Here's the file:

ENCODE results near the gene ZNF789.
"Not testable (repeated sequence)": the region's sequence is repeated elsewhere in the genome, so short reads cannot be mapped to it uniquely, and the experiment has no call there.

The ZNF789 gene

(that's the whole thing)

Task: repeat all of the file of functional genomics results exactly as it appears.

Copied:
ENCODE results near the gene ZNF789.
"Not testable (repeated sequence)": the region's sequence is repeated elsewhere in the genome, so short reads cannot be mapped to it uniquely, and the experiment has no call there.

The ZNF789 gene